The Boston Diaries

The ongoing saga of a programmer who doesn't live in Boston, nor does he even like Boston, but yet named his weblog/journal “The Boston Diaries.”

Go figure.

Tuesday, April 01, 2008

Hey! What happened to the Ides of March?

Oh man, is it April First already?


I never did get around to mucking with the stylesheets this year (unlike the previous four years).


Maybe next year.

Compression fever

It's one thing to trick someone on April Fools' Day, but to trick yourself really takes talent.

I have that talent.


I started this last week and didn't suspect a thing.

I came across The Hutter Prize, which will pay up to 50,000€ to compress a 100,000,000 byte file to less than 16,481,655 bytes (which includes the decompression program). The rules are straightforward, and to me, it certainly seems easier than The Netflix Prize.

At the very least, it couldn't hurt to play around a bit.

So last Thursday I downloaded the file to be compressed and played around with it. The file itself is nothing more than Wikipedia entries wrapped in XML. The XML only makes up 2.4% of the file—the rest is text (13.5% is nothing but the space character; 8% is the letter “e”).

Friday I started coding. Nothing difficult and it was pretty straightforward (although while the algorithm for Huffman encoding is pretty simple, writing it was surprisingly difficult; it took about five attempts before I was happy with the code). I did a few benchmarks against gzip and bzip2 and was surprised with the results:

My Sooperseekrit compression algorithm vs. gzip and bzip2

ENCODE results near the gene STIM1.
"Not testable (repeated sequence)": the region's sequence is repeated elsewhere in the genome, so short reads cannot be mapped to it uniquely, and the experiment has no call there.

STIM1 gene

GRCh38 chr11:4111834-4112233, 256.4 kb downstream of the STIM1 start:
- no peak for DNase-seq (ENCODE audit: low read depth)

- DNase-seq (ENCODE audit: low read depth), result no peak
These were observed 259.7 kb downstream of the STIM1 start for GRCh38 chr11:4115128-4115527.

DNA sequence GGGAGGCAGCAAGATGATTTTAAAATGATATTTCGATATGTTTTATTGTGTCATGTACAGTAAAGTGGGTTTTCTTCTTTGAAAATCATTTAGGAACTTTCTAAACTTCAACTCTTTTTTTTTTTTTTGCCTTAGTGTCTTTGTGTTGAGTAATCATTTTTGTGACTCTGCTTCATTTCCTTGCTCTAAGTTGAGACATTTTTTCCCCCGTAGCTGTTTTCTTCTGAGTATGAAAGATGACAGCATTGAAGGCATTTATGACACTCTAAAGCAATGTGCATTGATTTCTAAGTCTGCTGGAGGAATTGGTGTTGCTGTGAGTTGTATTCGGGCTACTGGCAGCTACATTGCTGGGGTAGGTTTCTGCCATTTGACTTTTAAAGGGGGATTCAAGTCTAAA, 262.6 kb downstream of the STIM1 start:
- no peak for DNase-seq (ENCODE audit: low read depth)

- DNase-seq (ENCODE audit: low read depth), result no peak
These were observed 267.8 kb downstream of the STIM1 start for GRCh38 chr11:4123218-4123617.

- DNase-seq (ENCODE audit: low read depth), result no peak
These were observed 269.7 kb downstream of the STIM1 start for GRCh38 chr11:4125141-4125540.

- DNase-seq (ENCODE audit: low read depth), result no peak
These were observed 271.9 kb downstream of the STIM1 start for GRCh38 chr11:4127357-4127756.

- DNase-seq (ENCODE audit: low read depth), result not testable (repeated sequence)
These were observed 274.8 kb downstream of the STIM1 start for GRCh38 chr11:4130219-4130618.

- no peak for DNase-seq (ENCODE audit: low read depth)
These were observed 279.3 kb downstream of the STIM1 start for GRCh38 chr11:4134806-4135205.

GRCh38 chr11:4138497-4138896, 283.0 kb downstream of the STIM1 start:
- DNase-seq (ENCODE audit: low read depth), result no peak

ProgramSize of archive
orginal file 100,000,000
gzip 36,445,248
bzip2 29,008,736
my attempt 19,774,963

While not less than the required 16,481,655 bytes, it is in the ballpark, and I was quite surprised to beat the snot out of bzip2.

Not bad for a few hours of work.

So today, I'm hacking around with my program when I notice something odd—some of the Huffman encodings are the same.

That's not a good sign—each encoding should be unique. It takes a while (it takes almost 7½ minutes to compress 100,000,000 bytes with my program) but I find the problem—a bug in the encoding routine. Building the Huffman encoding table was fine—it was reading the encoded values that was buggy (and dropping bits).

How buggy?

My fixed Sooperseekrit compression algorithm vs. gzip and bzip2
ProgramSize of archive
orginal file 100,000,000
gzip 36,445,248
bzip2 29,008,736
my attempt 35,947,593

Um … yeah.

It's not the first time my hopes for vast fortunes were dashed because of a bug fix.


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